Book Club Jan Week 4: Getting Things Done

by Diane Wolf in Blog, Book Club
January 24, 2017 0 comments


I’m going to keep today’s email relatively short… and yes, I do think I say that every week. For this week, however, let’s look at how we use our calendars/day planners etc. Whether you use a paper one or a digital one is a personal choice, but the first thing to do is decide which works best for you. If you just love a paper one, don’t feel you have to go online. If you do use a paper one, however, it needs to be portable unless you really don’t spend much time outside your office or home office. The big advantage of a digital one is that you can access it anywhere. Other than that, it’s just a personal choice.

Obviously, we use our calendars for appointments. We could, however use it for more than set appointments. Many day planners have room for notes, and you can put notes right into your calendar on the appropriate page, for example, an invitation to an event that includes the directions. Why file that, when you really only need it the day of the event? Why not record the important info right in your calendar on the day of the event?

You can also use your calendar for ‘trigger’ notes. For example, you are not yet sure if you want to attend an event that looked interesting. Most people will pile the event info on their desks, and are unlikely to look at it in time to decide if they are attending. If you really can’t make the decision now, why not put the event info into your calendar on the date you need to make that decision? Some decisions really can’t be made yet, for example, is my business at the point where I can hire an assistant? The answer may be ‘not yet’, but I might want to put a trigger note in my calendar to reconsider in three months.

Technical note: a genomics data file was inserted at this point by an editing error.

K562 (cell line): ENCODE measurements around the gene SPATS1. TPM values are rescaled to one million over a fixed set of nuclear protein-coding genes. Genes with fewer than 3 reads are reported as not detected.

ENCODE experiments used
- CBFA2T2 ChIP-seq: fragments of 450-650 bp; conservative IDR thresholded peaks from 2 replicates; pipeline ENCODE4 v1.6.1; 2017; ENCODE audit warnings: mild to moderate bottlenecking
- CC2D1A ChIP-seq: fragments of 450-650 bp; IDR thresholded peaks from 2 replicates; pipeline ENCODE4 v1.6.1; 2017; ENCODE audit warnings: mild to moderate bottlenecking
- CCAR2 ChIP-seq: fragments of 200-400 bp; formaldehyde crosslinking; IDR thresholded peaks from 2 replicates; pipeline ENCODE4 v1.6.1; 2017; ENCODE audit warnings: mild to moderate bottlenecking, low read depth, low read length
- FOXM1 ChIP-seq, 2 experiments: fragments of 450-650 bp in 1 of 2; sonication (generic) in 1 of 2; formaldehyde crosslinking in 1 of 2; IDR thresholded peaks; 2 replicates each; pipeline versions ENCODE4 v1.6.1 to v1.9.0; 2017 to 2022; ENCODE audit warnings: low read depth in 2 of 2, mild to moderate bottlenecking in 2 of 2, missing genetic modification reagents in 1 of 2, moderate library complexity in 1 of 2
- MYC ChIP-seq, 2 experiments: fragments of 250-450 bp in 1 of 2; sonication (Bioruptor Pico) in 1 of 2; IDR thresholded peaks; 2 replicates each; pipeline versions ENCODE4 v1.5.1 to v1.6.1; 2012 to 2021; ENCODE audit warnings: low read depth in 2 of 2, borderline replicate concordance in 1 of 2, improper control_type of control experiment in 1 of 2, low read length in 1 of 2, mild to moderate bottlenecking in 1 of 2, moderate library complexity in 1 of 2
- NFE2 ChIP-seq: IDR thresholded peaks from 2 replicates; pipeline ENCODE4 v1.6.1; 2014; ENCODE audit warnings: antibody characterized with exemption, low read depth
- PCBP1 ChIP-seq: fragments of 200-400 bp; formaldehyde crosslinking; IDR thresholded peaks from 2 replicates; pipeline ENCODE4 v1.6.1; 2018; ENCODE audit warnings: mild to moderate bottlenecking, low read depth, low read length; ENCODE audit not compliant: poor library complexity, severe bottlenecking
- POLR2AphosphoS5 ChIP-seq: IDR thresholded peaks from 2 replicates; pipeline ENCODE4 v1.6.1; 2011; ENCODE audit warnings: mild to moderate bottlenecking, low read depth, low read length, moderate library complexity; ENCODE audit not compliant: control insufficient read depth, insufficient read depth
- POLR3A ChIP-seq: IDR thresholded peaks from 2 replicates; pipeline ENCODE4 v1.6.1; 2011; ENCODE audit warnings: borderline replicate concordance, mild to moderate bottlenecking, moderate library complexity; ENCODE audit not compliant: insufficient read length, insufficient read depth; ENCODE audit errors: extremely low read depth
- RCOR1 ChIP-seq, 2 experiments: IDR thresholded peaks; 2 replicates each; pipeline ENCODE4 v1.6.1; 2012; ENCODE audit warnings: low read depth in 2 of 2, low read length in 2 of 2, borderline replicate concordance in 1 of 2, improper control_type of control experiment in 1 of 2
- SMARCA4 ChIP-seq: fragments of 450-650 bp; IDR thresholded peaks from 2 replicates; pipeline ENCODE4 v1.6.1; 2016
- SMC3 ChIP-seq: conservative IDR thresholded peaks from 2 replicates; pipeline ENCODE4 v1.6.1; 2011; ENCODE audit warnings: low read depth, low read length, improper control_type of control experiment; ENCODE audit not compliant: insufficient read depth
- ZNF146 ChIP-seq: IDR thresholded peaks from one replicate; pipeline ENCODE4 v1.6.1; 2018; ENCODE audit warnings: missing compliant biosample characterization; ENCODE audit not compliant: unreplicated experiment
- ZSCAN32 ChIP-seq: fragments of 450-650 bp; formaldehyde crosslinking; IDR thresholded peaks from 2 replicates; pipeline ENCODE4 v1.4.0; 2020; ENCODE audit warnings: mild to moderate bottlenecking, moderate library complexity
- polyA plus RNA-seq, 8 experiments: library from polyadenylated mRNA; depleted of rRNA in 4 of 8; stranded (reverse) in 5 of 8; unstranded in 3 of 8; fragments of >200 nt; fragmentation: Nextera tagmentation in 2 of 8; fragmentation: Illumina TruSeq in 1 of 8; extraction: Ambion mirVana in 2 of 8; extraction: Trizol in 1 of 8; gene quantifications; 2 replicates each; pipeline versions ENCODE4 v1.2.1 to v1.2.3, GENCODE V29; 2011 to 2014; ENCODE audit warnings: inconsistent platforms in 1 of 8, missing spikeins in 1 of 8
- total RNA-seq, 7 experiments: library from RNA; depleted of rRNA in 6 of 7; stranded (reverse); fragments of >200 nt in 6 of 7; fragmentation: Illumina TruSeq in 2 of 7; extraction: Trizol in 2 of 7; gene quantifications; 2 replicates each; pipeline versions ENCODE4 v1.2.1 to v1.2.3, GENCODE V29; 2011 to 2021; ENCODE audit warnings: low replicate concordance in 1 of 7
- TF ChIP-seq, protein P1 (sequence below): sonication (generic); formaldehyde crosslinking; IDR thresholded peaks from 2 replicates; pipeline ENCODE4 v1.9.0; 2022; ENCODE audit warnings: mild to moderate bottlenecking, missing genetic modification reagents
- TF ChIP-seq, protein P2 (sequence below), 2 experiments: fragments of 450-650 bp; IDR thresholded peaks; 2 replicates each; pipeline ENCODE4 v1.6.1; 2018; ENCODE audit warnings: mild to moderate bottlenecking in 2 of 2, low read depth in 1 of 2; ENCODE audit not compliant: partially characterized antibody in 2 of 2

If there are actual documents that you need to ‘pile’ somewhere, you can use a tickler file to store them. They won’t just disappear into oblivion, because the reminder in your calendar will send you looking for them. The event info and directions for a conference you haven’t decided on attending yet, goes into the tickler file, and the reminder on your calendar says, “decide today to register or not for the xyz conference.” The calendar reminds you, and the tickler file has the information handy. This is not the same as piling things on your desk, where they inevitably get lost.

If you are putting a lot of documents into a tickler file, you may want to set it up with one file for each month, or even one for each day. Accordion folders work well for this. If you are going to use daily tickler files, you need to make sure to check each day, since you likely don’t want to put that many reminders on your calendar. I personally don’t use more than just one file folder, because the number of trigger items in my calendar make it easy enough to sift through one folder to find the document. How you do it is up to you, but the trick is to make sure you have a system for checking it regularly, or that you have noted those triggers right in your calendar.

There is a lot of great information in the book on how to set up tickler files and checklists, so if this is something you think would work for you, make sure to check that out.

In the meantime, keep on getting things done, and feel free to invite your friends to join our Book Club by sharing this link with them:



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